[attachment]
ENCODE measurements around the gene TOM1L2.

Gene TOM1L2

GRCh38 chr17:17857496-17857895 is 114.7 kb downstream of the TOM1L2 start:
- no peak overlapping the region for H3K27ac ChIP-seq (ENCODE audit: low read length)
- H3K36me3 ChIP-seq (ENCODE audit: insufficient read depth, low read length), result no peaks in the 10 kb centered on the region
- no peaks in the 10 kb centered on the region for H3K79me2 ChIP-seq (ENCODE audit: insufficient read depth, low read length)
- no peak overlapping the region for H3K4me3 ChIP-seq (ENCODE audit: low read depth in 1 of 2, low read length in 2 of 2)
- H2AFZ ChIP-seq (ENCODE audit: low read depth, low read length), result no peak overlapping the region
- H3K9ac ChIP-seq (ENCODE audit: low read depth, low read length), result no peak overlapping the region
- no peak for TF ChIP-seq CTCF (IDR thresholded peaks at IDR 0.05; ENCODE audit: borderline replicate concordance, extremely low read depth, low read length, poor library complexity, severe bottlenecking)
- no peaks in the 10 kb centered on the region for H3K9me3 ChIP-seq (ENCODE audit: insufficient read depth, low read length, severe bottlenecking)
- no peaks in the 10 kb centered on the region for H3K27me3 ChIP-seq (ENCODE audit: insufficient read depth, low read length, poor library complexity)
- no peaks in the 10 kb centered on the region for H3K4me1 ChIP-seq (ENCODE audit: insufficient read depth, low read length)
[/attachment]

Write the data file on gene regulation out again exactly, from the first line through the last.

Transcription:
ENCODE measurements around the gene TOM1L2.

Gene TOM1L2

GRCh38 chr17:17857496-17857895 is 114.7 kb downstream of the TOM1L2 start:
- no peak overlapping the region for H3K27ac ChIP-seq (ENCODE audit: low read length)
- H3K36me3 ChIP-seq (ENCODE audit: insufficient read depth, low read length), result no peaks in the 10 kb centered on the region
- no peaks in the 10 kb centered on the region for H3K79me2 ChIP-seq (ENCODE audit: insufficient read depth, low read length)
- no peak overlapping the region for H3K4me3 ChIP-seq (ENCODE audit: low read depth in 1 of 2, low read length in 2 of 2)
- H2AFZ ChIP-seq (ENCODE audit: low read depth, low read length), result no peak overlapping the region
- H3K9ac ChIP-seq (ENCODE audit: low read depth, low read length), result no peak overlapping the region
- no peak for TF ChIP-seq CTCF (IDR thresholded peaks at IDR 0.05; ENCODE audit: borderline replicate concordance, extremely low read depth, low read length, poor library complexity, severe bottlenecking)
- no peaks in the 10 kb centered on the region for H3K9me3 ChIP-seq (ENCODE audit: insufficient read depth, low read length, severe bottlenecking)
- no peaks in the 10 kb centered on the region for H3K27me3 ChIP-seq (ENCODE audit: insufficient read depth, low read length, poor library complexity)
- no peaks in the 10 kb centered on the region for H3K4me1 ChIP-seq (ENCODE audit: insufficient read depth, low read length)